Diageo has updated the labels on its Smirnoff, Gordon's Gin, Baileys and Captain Morgan bottles to carry printed guidance on alcohol levels.
The health information will direct individuals to www.drinkiq.com, which aims to give consumers the knowledge and tools to make informed choices around alcohol.
The business has also updated and relaunched its DrinkIQ website, which provides additional information to support and educate a range of people on differing levels of alcohol consumption.
The first of the new labels will appear on 70cl and 1L bottles of Smirnoff as well as 1L bottles of Gordon's Pink Gin in early 2021. Baileys and Captain Morgan will follow.
The updated material available on DrinkIQ.com will include a new self-assessment test, based on the World Health Organization's Audit (alcohol use disorders identification test) tool, to help people identify whether they may be drinking at harmful levels. The tool directs people at risk to where they can find further information or help from health services.
The self-assessment test will sit alongside existing resources, including the DrinkIQ quiz and lifestyle features, with topics including ‘drinking and your body' and ‘drinking and your mind'. Available in 16 languages, the quiz aims to communicate key messages about the importance of drinking responsibly by asking users a series of questions on the effects of drinking.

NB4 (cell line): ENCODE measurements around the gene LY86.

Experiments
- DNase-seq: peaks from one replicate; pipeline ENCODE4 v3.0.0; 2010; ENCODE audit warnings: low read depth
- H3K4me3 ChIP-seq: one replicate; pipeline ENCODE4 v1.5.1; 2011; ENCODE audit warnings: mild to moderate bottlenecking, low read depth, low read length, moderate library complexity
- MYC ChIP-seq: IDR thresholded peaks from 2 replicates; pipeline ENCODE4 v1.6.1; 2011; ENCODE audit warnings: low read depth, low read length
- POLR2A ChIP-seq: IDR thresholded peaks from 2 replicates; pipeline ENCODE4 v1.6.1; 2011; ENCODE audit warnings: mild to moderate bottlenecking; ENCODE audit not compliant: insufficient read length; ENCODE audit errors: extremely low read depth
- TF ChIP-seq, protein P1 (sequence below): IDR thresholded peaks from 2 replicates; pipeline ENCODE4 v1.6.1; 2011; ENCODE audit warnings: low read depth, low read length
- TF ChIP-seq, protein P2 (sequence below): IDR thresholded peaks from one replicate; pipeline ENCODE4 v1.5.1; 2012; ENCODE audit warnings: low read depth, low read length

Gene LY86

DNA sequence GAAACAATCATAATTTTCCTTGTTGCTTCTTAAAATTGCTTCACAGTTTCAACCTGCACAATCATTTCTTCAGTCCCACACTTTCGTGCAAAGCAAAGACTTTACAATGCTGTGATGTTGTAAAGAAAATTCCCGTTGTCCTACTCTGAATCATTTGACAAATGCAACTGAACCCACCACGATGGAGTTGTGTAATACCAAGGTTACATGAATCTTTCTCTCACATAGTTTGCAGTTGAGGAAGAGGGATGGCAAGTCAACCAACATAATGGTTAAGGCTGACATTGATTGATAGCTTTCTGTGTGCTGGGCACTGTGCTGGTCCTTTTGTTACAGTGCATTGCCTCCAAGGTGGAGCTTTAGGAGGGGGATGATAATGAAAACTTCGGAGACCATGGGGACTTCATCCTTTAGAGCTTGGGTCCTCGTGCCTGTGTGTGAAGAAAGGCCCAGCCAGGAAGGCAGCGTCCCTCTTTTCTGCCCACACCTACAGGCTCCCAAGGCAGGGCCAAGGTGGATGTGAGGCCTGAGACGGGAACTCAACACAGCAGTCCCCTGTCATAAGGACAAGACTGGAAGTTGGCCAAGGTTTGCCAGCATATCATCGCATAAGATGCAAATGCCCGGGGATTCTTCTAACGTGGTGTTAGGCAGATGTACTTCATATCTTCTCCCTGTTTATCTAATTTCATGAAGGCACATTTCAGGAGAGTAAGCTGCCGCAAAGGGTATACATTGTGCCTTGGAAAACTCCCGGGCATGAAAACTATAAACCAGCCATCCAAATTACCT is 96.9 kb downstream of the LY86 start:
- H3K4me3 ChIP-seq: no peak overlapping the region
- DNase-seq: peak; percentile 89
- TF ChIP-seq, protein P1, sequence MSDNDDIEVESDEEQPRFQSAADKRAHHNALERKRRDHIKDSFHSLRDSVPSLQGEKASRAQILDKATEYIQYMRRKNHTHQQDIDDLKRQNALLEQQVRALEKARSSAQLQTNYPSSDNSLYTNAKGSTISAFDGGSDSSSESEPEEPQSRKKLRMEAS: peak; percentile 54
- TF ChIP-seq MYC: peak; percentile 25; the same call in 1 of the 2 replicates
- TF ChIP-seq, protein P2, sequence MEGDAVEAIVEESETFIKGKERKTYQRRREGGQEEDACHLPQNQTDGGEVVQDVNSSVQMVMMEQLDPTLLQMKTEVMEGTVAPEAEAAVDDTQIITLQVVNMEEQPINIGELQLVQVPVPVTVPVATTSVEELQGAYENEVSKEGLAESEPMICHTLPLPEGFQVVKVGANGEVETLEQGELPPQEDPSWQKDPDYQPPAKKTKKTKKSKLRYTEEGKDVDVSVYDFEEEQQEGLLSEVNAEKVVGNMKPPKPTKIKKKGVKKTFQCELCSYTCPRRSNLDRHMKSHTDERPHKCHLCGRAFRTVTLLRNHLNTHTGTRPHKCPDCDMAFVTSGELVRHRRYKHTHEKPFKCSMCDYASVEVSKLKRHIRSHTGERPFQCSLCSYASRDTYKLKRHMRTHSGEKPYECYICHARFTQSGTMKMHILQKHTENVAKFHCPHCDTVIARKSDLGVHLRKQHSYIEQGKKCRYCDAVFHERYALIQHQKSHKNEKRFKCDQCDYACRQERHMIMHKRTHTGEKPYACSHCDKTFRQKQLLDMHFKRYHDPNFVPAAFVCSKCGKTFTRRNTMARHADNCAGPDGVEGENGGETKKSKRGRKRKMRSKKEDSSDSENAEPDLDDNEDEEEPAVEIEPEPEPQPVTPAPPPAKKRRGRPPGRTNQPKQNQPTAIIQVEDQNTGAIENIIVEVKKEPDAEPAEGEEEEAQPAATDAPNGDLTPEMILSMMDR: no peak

The website also includes the latest government guidance around drinking alcohol, with a stronger focus on mental health as well as physical health.
The relaunch of DrinkiQ will help deliver on the company's target to reach one billion people with dedicated messages of moderation through its brands by 2030, and the website will also provide a resource to champion health literacy and tackle harm.
Dayalan Nayager, managing director, Diageo UK, said: "As the UK's leading spirits producer, we think it is essential that our consumers make informed choices about alcohol. We want to change the way the world drinks for the better, and today's initiatives are just the first step forward in our long-term global ambition to reach one billion people with messages of moderation over the next 10 years."